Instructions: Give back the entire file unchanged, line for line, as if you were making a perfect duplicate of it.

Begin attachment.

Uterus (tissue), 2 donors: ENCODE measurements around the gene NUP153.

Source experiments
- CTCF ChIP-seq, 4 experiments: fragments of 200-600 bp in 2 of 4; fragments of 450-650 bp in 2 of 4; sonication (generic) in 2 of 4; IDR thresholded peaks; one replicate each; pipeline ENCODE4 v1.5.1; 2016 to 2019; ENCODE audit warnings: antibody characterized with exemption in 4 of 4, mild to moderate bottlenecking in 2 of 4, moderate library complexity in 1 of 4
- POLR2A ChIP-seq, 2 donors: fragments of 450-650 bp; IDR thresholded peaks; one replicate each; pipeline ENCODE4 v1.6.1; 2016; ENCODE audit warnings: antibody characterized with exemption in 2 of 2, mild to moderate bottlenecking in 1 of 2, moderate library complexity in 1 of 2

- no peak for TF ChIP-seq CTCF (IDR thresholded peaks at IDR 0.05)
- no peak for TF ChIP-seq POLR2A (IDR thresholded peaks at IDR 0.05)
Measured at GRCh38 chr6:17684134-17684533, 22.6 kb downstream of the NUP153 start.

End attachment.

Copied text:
Uterus (tissue), 2 donors: ENCODE measurements around the gene NUP153.

Source experiments
- CTCF ChIP-seq, 4 experiments: fragments of 200-600 bp in 2 of 4; fragments of 450-650 bp in 2 of 4; sonication (generic) in 2 of 4; IDR thresholded peaks; one replicate each; pipeline ENCODE4 v1.5.1; 2016 to 2019; ENCODE audit warnings: antibody characterized with exemption in 4 of 4, mild to moderate bottlenecking in 2 of 4, moderate library complexity in 1 of 4
- POLR2A ChIP-seq, 2 donors: fragments of 450-650 bp; IDR thresholded peaks; one replicate each; pipeline ENCODE4 v1.6.1; 2016; ENCODE audit warnings: antibody characterized with exemption in 2 of 2, mild to moderate bottlenecking in 1 of 2, moderate library complexity in 1 of 2

- no peak for TF ChIP-seq CTCF (IDR thresholded peaks at IDR 0.05)
- no peak for TF ChIP-seq POLR2A (IDR thresholded peaks at IDR 0.05)
Measured at GRCh38 chr6:17684134-17684533, 22.6 kb downstream of the NUP153 start.